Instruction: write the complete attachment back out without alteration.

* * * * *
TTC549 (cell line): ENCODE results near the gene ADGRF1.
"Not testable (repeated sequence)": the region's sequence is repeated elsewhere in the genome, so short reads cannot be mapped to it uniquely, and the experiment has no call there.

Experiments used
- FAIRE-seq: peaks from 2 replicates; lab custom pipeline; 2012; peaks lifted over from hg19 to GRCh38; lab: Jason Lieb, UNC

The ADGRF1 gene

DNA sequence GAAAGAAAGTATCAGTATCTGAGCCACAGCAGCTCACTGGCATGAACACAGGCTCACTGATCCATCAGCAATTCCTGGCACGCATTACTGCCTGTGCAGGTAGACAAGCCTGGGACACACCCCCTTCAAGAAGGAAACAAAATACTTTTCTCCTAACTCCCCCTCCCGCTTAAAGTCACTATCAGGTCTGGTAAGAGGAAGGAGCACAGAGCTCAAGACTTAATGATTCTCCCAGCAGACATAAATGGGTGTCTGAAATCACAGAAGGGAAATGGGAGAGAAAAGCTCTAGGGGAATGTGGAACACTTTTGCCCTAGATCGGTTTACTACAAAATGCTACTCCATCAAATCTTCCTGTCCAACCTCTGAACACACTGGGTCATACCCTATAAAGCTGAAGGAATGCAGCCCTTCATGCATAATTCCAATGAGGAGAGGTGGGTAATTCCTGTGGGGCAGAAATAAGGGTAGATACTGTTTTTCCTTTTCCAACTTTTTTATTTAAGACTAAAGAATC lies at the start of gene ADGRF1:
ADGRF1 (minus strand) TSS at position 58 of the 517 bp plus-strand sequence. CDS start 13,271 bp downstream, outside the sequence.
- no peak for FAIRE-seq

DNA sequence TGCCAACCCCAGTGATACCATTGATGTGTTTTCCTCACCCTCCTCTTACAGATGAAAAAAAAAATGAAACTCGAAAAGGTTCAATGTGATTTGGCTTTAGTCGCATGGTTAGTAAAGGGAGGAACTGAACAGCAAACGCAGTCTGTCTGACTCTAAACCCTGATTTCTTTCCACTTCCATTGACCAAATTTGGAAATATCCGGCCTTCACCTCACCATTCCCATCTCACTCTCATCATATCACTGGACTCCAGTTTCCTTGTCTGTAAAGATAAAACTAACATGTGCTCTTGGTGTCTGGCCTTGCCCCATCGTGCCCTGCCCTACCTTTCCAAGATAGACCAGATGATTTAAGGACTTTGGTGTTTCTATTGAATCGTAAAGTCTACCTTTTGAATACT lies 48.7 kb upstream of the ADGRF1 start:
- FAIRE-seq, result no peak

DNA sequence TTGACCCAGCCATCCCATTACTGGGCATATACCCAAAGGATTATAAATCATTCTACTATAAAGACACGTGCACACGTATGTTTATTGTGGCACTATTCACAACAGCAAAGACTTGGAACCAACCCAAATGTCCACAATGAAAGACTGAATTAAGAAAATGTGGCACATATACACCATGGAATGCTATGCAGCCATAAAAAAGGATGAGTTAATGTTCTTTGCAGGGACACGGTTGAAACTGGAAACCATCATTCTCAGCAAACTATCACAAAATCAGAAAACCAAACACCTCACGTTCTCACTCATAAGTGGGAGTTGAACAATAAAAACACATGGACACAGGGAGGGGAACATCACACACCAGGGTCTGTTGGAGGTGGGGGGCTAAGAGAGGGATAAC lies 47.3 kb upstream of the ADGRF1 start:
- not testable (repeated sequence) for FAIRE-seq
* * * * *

TTC549 (cell line): ENCODE results near the gene ADGRF1.
"Not testable (repeated sequence)": the region's sequence is repeated elsewhere in the genome, so short reads cannot be mapped to it uniquely, and the experiment has no call there.

Experiments used
- FAIRE-seq: peaks from 2 replicates; lab custom pipeline; 2012; peaks lifted over from hg19 to GRCh38; lab: Jason Lieb, UNC

The ADGRF1 gene

DNA sequence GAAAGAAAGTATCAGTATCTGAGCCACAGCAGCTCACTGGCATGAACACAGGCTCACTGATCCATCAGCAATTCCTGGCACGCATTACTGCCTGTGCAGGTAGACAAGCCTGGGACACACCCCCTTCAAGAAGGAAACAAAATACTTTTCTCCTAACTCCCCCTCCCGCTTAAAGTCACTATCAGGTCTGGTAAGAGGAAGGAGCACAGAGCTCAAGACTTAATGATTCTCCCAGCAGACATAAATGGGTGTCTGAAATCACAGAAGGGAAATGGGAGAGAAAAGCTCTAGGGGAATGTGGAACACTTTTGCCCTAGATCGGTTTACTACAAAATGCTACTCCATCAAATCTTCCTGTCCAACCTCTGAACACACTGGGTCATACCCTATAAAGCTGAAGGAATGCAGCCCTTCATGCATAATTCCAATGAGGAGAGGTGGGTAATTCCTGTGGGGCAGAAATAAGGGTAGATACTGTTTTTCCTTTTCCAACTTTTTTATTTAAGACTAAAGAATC lies at the start of gene ADGRF1:
ADGRF1 (minus strand) TSS at position 58 of the 517 bp plus-strand sequence. CDS start 13,271 bp downstream, outside the sequence.
- no peak for FAIRE-seq

DNA sequence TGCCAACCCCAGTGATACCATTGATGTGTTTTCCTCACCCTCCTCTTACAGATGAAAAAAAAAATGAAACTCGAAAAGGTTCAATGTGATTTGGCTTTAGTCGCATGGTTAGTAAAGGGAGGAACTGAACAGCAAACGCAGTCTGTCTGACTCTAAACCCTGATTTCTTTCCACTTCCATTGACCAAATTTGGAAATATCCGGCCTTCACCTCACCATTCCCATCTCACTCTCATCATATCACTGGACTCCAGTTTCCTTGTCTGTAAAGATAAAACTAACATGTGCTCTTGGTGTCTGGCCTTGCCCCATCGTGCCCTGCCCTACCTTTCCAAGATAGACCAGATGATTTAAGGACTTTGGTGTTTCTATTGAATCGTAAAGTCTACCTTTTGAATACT lies 48.7 kb upstream of the ADGRF1 start:
- FAIRE-seq, result no peak

DNA sequence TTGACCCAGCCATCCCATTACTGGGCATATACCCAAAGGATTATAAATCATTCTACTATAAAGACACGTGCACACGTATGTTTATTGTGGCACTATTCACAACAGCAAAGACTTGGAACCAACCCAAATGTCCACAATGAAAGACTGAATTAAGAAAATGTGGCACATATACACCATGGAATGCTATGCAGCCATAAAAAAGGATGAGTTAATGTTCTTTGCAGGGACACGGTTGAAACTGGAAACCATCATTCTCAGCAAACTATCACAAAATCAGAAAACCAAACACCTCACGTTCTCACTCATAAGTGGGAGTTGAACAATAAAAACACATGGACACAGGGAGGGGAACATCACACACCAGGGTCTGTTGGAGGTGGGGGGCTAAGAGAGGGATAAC lies 47.3 kb upstream of the ADGRF1 start:
- not testable (repeated sequence) for FAIRE-seq